Melinda Bargreen | 27 SEP 2020
Two 20th-century African-American composers of considerable merit are brought to the fore in this new release from Naxos’ “American Classics” label: William Levi Dawson (1899-1990) and Ulysses Simpson Kay (1917-1995). Both were important teachers who won many prestigious composition awards (Kay won the Prix de Rome twice) and were championed by esteemed conductors of major orchestras (Dawson’s Negro Folk Symphony was premiered by no less than Leopold Stokowski and the Philadelphia Orchestra, in 1934, and was broadcast nationwide over CBS radio).
This is the third recording of Dawson’s Negro Folk Symphony, a work whose premiere was enthusiastically received by Olin Downes in The New York Times (Nov. 21, 1934): “This music has dramatic feeling, a racial sensuousness and directness of melodic speech, and a barbaric turbulence.” After its premiere performances, and following an extensive trip to Africa by the composer, Dawson revised the Negro Folk Symphony in 1952. The revision was first performed in 1964, and the current recording is its third.
The Negro Folk Symphony is very much a work of its original era. The symphony has three movements, each rich in melody and picturesque evocation, roving from one tune to another in each movement. Their titles reflect the three moods of the symphony: “The Bond of Africa,” “Hope in the Night,” and “O, Le’ Me Shine, Shine Like a Morning Star!” This new recording by conductor Arthur Fagen and the ORF Vienna Radio Symphony Orchestra gives the score a propulsive finesse that illuminates its many twists and turns. As the music director of the Atlanta Opera for the past decade, and a good bit of conducting opera in Europe prior to that, Fagen’s understanding of drama in music is clear. The performance has a very cinematic feel: it sounds like the soundtrack to a film of its era, full of adventures and dangers and triumphs.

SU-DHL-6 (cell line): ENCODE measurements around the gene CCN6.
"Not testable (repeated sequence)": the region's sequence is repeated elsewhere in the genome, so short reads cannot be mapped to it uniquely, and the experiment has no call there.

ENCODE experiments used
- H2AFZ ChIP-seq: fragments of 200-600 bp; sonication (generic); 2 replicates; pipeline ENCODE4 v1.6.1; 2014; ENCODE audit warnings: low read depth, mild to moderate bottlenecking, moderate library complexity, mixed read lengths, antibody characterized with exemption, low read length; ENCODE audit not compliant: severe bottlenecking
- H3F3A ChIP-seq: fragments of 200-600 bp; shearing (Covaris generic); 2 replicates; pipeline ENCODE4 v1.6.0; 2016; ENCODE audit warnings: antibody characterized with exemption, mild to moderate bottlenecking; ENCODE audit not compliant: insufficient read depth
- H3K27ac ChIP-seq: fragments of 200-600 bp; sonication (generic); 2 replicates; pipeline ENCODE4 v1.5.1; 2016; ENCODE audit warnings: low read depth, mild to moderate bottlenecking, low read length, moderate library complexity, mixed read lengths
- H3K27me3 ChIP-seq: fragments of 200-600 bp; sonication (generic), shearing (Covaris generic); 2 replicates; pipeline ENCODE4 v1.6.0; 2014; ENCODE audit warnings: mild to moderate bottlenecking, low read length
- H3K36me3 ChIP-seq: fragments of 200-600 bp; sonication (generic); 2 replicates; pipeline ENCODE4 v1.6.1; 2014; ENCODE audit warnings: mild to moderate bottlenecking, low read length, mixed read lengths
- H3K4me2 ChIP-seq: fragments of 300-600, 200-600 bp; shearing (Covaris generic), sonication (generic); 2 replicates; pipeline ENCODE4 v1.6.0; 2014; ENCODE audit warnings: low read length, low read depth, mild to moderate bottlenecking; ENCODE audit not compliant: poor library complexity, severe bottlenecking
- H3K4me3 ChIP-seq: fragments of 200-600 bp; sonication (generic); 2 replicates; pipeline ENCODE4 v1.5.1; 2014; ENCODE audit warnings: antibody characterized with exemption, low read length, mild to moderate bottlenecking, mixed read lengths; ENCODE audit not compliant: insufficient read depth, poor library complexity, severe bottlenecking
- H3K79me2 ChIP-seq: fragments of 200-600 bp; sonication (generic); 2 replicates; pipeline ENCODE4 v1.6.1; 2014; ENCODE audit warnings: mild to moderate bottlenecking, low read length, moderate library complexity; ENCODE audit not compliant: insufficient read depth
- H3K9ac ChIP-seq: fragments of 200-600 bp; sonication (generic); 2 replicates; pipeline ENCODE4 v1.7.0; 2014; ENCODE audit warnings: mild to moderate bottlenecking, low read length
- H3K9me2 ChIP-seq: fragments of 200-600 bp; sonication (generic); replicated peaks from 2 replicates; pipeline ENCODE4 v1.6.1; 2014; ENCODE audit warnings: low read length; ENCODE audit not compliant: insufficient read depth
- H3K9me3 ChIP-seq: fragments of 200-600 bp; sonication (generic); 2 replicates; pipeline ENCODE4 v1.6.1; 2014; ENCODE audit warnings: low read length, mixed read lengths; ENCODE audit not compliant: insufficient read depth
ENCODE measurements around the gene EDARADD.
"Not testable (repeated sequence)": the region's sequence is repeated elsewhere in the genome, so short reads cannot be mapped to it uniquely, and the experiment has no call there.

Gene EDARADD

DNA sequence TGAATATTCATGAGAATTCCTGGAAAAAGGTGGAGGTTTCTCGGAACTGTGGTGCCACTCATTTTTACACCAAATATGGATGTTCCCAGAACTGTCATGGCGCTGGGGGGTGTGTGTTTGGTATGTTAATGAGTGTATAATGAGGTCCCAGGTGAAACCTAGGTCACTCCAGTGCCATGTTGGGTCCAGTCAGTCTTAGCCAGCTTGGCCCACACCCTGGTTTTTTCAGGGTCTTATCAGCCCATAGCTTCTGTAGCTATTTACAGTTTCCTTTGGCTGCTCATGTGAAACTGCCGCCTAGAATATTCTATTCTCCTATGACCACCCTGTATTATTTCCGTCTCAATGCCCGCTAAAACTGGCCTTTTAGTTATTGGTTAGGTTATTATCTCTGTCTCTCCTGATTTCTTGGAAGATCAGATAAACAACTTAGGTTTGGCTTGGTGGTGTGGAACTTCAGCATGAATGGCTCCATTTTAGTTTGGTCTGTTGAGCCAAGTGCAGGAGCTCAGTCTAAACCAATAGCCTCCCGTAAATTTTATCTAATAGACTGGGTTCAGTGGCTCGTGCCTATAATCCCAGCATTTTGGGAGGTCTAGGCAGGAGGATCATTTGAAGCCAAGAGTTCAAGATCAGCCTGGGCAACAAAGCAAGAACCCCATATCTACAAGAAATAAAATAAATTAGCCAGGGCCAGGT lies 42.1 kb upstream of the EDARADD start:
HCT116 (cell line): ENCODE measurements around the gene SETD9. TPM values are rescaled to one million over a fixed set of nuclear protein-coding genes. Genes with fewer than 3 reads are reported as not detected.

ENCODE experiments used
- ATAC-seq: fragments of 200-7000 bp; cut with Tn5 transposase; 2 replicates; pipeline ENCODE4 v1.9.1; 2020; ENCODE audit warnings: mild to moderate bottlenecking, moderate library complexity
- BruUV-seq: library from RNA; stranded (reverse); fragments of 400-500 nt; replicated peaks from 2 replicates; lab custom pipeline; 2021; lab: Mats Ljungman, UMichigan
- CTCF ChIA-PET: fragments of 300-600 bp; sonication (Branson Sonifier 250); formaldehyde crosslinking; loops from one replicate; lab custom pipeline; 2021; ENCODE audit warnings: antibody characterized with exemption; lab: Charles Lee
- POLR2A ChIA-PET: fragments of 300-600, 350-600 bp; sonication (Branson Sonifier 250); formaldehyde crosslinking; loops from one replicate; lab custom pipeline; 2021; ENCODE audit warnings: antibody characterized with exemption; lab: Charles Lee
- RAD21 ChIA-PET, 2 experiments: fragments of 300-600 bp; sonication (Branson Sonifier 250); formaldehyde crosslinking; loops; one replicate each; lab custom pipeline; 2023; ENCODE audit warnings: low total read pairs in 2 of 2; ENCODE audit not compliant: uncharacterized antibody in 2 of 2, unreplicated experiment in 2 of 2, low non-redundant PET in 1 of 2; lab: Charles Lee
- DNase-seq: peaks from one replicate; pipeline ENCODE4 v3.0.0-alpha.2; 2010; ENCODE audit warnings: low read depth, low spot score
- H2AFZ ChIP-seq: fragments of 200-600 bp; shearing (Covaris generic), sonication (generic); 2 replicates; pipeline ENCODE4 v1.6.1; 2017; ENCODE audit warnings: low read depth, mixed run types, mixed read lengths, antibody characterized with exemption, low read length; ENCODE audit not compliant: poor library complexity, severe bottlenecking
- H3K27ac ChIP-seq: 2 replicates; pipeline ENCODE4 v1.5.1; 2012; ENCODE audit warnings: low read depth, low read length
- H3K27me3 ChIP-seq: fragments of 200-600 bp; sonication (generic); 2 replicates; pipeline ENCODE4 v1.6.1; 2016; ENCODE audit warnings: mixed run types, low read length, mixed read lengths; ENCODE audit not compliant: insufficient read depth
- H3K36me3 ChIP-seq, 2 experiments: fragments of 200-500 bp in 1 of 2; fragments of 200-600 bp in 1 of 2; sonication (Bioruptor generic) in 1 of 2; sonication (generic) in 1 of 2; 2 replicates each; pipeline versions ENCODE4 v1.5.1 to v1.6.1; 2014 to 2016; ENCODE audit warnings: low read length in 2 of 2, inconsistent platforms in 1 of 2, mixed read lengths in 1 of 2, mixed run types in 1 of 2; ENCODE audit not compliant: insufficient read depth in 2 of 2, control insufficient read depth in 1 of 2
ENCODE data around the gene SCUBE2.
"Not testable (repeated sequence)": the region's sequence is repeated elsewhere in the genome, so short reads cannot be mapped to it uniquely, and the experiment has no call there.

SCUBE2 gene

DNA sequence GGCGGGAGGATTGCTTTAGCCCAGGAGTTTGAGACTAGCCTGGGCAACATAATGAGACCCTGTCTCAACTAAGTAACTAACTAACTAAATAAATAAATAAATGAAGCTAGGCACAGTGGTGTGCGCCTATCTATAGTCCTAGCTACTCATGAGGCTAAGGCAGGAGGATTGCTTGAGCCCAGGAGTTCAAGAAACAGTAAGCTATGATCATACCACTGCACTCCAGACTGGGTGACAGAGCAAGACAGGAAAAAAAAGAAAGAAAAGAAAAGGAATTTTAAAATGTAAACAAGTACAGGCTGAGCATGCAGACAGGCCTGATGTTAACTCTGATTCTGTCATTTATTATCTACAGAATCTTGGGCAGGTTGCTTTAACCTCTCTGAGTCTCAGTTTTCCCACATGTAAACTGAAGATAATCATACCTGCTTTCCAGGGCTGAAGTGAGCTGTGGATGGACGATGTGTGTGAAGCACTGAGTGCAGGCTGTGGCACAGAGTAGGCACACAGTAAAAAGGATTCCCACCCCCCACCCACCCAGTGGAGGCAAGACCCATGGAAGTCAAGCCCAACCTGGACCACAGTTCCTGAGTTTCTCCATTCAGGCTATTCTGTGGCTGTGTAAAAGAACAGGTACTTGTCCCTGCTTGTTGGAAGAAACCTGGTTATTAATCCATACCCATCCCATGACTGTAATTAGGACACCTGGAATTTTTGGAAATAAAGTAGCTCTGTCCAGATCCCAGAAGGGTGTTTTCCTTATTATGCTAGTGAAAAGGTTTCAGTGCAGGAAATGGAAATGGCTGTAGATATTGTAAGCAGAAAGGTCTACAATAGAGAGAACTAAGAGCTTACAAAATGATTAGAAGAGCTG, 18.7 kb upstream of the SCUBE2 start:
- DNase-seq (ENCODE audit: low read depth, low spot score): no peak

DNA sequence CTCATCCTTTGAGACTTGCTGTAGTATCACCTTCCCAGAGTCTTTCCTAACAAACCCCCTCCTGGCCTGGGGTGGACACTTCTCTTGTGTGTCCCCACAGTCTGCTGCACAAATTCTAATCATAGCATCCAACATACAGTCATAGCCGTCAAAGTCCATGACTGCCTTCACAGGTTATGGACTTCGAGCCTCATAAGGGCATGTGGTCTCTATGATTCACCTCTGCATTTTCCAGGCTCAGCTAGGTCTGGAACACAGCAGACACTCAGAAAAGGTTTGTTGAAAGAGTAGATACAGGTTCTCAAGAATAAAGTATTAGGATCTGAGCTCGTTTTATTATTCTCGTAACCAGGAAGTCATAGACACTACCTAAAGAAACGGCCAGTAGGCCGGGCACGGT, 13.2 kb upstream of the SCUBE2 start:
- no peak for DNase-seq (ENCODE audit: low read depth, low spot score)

For all its charm, the Negro Folk Symphony all but disappeared for decades. This energetic and detailed new recording may do much to bring this work to public attention, particularly at a time when social justice and racial fairness issues are at the forefront of America’s national attention.
Joining the Dawson work on this recording is a pair of orchestral pieces by Ulysses Simpson Kay. Born 18 years after Dawson, Kay was encouraged as a composer by William Grant Still, Howard Hanson, and Paul Hindemith. Now that’s quite a cheering squad. Kay became a professor of music and a prolific composer of five operas, 20 large orchestral works, and a variety of other scores including choral, chamber and film compositions.
On this disc, Fagen and his orchestra perform two substantial Kay works, the Fantasy Variations and the Umbrian Scene, both dating from 1963 when Kay was in his mid-40s and in his “middle period” as a composer. Here we are in a different sonic world, where Kay’s style suggests neoclassical influences: like Schoenberg, Kay may have been breathing “air from other planets.” The Fantasy Variations turn the theme-and-variations form on its head by presenting the theme at the end of the piece, not at the beginning. The Umbrian Scene surprises expectations by evoking darker motifs and textures, not the sunny landscapes of Umbria, a region of central Italy. But the compositional style is deft and effective, and these colorful works – performed with style and verve — deserve to emerge from relative obscurity and into more of today’s concert programs. ■